Why (and How) You Should Use the Broiler

If you don’t know how to use the broiler, you are not alone. Most modern cooks have completely forgotten about this cooking method. But here’s the thing: it’s fast, it’s easy, it’s simple. So why aren’t you using the broiler?

First Thing’s First: What Is the Broiler?

The broiler is a heating element in your oven that cooks food by exposing it to very high heat. Think of it as a grill in reverse (actually, in most restaurants, the chefs call the grill the “broil station”).

On a grill, the food sits on top of the direct heat provided by the lit charcoals or gas. When broiling, the food also cooks via direct heat except it cooks directly underneath the heat source. On older ovens, the broiler drawer is on the bottom of the oven. In most new ovens, the broiler element is inside the oven door on the very top of the oven.

Okay…So Why Exactly Should I Use the Broiler?

The greatest part about the broiler is how easy it is to use. Most oven broilers have two broil settings: ON and OFF. It’s as simple as that! While more modern ovens have a HI and LOW setting, you really don’t need to worry about the temperature when you’re broiling. It’s hot, and it will cook your food quickly.

So you turn it on, adjust the oven rack so your food is sitting about three- or four-inches underneath that heating element, and let it preheat. Five to ten minutes is all you need to preheat the broiler. While I wait, I like to slide my cooking pan underneath the element so it preheats, too.

Great! Um…What Should I Cook With the Broiler?

Broiling is most commonly used to melt cheese on top of casserole dishes to achieve that golden brown look, but it can also be used to cook whole fish and sear steak. Really, you can cook anything in the broiler that you would cook on the grill. Okay, well, maybe not anything – I don’t think a whole chicken would fare very well! So, as a rule, let’s stick to relatively thin ingredients that you wouldn’t cook over indirect heat on a grill.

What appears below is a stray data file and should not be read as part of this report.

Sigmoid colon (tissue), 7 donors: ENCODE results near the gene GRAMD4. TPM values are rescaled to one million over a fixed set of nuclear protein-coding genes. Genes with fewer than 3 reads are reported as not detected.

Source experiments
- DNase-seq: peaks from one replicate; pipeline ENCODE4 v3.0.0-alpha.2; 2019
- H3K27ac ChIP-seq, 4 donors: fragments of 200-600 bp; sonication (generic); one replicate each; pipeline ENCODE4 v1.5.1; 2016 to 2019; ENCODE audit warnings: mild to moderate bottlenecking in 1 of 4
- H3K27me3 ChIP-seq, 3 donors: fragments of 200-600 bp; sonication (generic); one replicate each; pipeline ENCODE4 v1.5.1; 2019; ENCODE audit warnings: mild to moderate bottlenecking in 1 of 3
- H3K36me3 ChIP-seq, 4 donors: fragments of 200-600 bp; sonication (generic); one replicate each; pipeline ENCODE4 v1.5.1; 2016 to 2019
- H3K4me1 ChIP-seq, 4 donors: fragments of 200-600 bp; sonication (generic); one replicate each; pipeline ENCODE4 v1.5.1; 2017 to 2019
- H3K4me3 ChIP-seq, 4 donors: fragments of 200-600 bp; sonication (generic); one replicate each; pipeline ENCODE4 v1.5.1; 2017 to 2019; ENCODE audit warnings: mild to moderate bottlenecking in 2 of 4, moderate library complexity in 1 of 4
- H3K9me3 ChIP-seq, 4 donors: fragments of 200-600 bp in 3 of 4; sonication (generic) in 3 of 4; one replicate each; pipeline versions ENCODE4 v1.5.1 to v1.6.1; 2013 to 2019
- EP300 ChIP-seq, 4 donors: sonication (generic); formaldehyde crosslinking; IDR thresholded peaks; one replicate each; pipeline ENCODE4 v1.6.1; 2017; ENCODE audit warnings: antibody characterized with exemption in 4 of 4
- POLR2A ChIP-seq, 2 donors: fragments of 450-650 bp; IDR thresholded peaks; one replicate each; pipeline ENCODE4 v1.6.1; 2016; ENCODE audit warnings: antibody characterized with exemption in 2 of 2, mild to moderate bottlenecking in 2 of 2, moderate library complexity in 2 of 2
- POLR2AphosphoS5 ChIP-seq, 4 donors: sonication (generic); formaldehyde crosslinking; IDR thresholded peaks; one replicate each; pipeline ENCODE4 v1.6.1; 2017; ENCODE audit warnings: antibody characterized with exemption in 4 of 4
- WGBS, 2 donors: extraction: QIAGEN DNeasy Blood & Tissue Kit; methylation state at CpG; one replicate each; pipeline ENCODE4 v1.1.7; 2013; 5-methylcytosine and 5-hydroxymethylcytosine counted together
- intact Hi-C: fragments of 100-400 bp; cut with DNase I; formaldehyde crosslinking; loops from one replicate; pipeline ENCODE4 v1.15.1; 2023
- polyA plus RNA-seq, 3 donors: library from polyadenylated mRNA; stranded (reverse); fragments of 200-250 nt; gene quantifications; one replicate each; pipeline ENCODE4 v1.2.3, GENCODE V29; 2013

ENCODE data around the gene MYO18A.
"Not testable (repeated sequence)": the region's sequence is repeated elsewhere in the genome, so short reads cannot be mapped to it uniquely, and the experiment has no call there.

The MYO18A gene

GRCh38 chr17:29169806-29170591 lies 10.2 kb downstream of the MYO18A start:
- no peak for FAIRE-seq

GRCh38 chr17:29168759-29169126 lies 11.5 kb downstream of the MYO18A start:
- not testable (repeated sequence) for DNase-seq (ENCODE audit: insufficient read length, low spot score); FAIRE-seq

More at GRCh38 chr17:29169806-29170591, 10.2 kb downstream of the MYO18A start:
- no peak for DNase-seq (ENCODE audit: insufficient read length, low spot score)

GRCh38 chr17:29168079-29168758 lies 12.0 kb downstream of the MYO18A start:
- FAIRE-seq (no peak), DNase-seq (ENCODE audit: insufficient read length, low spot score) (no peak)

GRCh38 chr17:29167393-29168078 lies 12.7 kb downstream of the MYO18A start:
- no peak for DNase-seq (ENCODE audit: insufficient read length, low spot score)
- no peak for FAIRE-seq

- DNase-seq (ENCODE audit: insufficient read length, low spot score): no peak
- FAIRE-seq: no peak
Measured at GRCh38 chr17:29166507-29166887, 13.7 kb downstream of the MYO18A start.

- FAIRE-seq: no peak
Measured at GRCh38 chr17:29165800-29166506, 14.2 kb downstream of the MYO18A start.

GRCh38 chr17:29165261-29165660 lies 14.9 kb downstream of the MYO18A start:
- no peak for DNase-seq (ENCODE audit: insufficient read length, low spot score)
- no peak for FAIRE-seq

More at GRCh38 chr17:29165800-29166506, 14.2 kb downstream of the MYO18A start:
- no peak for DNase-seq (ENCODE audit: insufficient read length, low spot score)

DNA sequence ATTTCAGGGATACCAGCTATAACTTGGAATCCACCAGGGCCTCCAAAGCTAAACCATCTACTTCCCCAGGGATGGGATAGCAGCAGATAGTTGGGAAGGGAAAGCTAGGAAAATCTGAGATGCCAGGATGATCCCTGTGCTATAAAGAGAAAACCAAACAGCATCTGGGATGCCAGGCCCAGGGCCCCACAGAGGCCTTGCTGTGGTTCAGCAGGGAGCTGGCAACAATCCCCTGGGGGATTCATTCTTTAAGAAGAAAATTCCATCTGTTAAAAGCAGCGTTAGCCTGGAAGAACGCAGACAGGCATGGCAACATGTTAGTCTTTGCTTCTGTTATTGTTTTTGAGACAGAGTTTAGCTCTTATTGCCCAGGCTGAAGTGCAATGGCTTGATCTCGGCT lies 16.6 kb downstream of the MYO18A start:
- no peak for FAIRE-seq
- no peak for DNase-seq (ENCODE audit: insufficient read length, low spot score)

Really, you can cook anything in the broiler that you would cook on the grill. Okay, well, maybe not anything – I don’t think a whole chicken would fare very well! So, as a rule, let’s stick to relatively thin ingredients that you wouldn’t cook over indirect heat on a grill.

From pork chops to the perfect steak, the broiler can handle it as well as the grill. Just keep a close eye on the cooking time to prevent your food from burning. My favorite thing to broil is a roasted vegetables. The high heat gives the vegetables a nice char without overcooking them.

Sounds Easy! So What Kind of Pans Should I Use?

#carribeanrocklobster tail for supper tonite. These things are ugly raw #foodprep #broilerpan

A post shared by Ryan. (@fredmillwright) on

There are special broiling pans that feature a slotted sheet which fits into a bottom tray. These pans work great at circulating heat and catching any drippings, but you can use just about any type of pan so long as it’s not glass (not even Pyrex). The high temperature can cause these pans to shatter. Nonstick cookware is also known to release dangerous chemicals when exposed to temperatures above 500 degrees F, so those should be avoided, too.

Cast iron pans work really well in the broiler for searing meat, and metal baking sheets lined with aluminum foil are great for vegetables. When cooking fish, I find it’s best to use those special broiler pans for heat circulation.

I’m Sold. Where Should I Get Started?

Get started with your favorite foods! Start easy by browning the top of this delicious Mediterranean Frittata. If you’re ready for next level, try out these Broiled Gulf Oysters in a Garlic Butter Herb Gratin or this Thai Marinated Flank Steak

No matter what you choose, the cooking will be easy and the cleanup will be a breeze. So what do you have to lose? Let’s fire up the broiler and check it out!

Watch: How to Make Buffalo Chicken French Breads (With the Broiler!)